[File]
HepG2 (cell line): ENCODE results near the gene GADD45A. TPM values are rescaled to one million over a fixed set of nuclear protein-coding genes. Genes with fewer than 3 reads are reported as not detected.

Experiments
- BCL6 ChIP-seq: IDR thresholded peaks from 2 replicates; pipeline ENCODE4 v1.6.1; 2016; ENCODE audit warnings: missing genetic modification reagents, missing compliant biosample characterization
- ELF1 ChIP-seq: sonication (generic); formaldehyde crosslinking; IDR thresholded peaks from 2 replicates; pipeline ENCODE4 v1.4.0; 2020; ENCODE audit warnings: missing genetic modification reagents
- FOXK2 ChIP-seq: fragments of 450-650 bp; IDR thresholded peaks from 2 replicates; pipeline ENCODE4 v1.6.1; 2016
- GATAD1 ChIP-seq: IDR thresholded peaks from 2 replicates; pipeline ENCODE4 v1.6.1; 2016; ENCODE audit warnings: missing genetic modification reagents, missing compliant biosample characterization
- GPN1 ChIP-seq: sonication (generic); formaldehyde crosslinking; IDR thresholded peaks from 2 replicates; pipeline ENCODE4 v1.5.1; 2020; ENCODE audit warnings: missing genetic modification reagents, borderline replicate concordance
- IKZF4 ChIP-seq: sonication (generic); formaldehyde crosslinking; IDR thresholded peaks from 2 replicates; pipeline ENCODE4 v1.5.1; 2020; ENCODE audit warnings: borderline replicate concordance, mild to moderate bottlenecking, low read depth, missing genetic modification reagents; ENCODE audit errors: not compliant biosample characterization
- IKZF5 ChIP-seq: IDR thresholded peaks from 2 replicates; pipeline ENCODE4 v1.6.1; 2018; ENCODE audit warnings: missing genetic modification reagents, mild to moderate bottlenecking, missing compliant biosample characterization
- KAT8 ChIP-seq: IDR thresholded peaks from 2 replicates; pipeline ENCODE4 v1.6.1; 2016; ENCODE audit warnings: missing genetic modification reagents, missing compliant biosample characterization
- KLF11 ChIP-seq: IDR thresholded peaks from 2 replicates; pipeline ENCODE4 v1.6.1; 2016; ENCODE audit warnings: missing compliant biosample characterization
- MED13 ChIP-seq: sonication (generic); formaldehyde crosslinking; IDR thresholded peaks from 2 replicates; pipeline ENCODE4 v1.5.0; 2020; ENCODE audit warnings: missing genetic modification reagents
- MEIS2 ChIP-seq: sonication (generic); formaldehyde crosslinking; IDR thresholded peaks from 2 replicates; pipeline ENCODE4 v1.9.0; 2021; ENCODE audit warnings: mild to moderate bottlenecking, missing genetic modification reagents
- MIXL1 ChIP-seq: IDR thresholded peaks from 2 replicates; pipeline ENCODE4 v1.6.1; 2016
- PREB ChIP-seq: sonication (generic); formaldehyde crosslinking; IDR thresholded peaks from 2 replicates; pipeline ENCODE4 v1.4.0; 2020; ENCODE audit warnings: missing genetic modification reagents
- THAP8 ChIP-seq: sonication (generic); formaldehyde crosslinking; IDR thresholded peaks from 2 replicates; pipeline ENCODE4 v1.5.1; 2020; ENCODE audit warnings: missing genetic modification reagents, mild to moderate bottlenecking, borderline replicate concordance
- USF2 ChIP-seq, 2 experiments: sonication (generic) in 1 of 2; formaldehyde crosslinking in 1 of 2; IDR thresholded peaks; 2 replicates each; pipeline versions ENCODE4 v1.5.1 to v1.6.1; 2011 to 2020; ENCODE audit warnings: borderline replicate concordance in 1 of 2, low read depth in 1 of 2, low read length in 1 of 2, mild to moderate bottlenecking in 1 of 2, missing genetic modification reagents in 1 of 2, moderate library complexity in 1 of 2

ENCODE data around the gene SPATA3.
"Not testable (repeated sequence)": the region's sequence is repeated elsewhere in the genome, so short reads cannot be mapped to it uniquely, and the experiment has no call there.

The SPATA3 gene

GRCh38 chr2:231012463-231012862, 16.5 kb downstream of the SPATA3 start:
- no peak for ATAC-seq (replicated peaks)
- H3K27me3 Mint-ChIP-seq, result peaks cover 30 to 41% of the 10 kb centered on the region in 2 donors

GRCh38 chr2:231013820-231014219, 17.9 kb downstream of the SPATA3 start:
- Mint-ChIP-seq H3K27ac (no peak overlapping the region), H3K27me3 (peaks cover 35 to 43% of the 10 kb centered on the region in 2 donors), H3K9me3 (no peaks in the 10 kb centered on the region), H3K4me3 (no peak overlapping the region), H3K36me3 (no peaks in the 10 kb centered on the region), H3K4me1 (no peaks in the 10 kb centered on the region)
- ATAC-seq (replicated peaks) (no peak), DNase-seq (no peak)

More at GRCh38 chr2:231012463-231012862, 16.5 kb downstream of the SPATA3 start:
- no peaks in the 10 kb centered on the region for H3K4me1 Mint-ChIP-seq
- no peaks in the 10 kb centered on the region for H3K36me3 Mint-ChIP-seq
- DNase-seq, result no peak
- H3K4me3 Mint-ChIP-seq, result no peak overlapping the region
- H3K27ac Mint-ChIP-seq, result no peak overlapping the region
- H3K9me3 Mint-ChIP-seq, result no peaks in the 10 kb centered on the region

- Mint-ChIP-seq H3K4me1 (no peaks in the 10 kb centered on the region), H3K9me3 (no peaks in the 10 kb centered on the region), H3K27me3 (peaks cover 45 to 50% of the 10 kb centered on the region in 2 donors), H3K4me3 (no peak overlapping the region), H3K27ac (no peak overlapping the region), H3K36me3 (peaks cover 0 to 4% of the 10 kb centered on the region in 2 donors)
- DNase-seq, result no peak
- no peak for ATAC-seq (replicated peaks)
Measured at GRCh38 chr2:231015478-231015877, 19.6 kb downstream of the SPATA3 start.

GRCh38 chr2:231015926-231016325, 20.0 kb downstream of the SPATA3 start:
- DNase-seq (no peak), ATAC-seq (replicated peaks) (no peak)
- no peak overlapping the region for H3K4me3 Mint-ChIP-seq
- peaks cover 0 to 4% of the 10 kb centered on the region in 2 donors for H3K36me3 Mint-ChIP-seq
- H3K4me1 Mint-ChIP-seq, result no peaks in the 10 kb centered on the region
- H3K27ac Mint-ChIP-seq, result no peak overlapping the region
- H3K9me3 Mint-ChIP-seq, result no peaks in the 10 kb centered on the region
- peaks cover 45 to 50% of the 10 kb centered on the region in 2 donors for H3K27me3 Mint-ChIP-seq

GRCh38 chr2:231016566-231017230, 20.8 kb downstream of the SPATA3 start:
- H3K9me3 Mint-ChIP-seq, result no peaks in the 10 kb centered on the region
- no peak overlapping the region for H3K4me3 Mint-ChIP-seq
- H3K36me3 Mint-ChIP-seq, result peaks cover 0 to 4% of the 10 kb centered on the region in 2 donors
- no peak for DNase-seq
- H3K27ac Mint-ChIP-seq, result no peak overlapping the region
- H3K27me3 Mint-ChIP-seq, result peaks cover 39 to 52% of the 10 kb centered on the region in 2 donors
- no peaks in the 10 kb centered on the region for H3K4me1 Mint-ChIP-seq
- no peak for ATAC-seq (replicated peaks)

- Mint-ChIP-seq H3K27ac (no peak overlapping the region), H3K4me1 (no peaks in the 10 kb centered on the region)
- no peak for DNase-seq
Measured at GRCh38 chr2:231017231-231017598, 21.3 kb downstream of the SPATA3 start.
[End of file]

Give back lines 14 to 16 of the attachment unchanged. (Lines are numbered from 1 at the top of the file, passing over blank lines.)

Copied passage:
- MIXL1 ChIP-seq: IDR thresholded peaks from 2 replicates; pipeline ENCODE4 v1.6.1; 2016
- PREB ChIP-seq: sonication (generic); formaldehyde crosslinking; IDR thresholded peaks from 2 replicates; pipeline ENCODE4 v1.4.0; 2020; ENCODE audit warnings: missing genetic modification reagents
- THAP8 ChIP-seq: sonication (generic); formaldehyde crosslinking; IDR thresholded peaks from 2 replicates; pipeline ENCODE4 v1.5.1; 2020; ENCODE audit warnings: missing genetic modification reagents, mild to moderate bottlenecking, borderline replicate concordance